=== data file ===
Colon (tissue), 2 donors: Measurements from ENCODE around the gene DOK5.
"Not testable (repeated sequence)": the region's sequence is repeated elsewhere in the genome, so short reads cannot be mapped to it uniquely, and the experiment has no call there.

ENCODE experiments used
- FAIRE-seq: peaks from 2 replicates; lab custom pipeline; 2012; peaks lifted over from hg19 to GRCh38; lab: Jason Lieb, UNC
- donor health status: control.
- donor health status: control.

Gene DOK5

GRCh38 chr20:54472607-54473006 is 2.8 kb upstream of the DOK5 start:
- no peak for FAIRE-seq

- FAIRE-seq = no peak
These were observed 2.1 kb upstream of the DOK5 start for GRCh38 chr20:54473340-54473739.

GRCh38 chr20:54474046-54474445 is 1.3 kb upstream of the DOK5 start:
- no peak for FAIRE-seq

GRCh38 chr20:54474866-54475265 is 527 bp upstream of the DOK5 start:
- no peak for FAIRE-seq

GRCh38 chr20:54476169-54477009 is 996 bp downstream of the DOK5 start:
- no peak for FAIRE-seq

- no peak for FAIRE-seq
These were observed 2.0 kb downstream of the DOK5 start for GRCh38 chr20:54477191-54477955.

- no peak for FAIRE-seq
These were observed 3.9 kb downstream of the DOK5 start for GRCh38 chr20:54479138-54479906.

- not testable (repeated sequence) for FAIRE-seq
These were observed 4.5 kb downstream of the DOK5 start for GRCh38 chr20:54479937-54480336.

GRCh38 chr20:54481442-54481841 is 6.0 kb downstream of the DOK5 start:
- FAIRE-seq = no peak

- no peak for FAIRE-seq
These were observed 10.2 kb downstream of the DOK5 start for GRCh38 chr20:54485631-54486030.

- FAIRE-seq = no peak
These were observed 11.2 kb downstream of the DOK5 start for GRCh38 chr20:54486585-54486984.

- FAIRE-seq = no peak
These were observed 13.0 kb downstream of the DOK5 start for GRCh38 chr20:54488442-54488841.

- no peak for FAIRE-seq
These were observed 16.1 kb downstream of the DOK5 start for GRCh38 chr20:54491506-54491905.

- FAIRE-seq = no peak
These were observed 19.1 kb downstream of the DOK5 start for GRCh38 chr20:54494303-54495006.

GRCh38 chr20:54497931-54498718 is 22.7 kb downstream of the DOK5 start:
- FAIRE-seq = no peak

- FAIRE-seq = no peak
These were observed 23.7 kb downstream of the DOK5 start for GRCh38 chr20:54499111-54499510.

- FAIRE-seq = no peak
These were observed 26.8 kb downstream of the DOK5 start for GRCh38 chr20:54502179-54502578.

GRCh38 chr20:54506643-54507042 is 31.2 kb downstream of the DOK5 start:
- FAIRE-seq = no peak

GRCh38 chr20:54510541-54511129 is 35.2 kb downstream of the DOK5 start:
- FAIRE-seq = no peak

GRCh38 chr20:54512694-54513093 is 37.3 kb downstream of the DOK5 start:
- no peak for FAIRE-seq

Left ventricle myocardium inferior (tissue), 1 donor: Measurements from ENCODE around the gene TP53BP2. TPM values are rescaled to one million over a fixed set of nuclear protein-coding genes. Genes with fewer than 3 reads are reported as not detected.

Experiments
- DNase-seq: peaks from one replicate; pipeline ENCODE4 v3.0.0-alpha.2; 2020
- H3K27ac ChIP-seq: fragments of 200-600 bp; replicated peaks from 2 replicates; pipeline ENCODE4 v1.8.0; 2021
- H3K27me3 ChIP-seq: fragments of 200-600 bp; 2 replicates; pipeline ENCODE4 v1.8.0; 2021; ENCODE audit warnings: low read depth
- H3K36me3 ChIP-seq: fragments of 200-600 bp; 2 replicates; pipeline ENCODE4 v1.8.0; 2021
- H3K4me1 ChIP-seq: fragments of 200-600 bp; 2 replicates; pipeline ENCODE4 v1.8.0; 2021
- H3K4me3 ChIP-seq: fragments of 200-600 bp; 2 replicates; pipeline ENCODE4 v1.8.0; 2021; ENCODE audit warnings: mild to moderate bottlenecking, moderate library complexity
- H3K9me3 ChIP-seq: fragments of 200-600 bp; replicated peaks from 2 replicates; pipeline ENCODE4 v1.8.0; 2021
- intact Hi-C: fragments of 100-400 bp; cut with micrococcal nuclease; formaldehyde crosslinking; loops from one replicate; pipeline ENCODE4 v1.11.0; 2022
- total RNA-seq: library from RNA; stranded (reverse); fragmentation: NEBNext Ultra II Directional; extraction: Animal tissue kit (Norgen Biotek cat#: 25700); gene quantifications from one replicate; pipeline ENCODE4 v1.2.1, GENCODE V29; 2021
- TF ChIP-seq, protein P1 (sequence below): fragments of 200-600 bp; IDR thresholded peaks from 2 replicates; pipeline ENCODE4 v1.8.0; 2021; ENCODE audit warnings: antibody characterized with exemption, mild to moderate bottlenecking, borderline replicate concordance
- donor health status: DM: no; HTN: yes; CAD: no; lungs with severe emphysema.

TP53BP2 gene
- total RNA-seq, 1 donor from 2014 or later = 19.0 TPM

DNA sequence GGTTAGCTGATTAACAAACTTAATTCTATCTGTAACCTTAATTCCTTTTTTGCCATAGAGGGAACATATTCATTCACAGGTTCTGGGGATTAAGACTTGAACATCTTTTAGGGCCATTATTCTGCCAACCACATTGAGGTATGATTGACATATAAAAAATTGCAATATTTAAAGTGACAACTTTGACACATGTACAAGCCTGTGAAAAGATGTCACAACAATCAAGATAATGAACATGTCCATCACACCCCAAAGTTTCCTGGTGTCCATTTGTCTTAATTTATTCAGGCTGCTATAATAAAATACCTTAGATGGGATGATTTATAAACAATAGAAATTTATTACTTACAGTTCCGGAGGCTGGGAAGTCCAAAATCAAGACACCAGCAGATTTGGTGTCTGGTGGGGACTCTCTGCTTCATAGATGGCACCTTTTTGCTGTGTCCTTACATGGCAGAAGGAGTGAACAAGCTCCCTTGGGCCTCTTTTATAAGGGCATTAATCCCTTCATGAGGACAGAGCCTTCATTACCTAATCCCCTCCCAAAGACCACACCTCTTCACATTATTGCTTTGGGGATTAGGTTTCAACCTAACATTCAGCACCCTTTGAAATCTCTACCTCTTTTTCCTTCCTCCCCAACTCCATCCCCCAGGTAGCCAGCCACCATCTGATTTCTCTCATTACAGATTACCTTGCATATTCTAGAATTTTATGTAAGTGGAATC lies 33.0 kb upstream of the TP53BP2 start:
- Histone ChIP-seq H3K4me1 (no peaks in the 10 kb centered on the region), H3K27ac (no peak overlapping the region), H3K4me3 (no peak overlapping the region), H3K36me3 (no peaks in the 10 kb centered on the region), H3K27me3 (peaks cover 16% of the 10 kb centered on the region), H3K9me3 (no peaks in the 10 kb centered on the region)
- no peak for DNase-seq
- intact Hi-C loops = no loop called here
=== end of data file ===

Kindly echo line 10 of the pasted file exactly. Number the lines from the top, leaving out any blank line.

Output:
- FAIRE-seq = no peak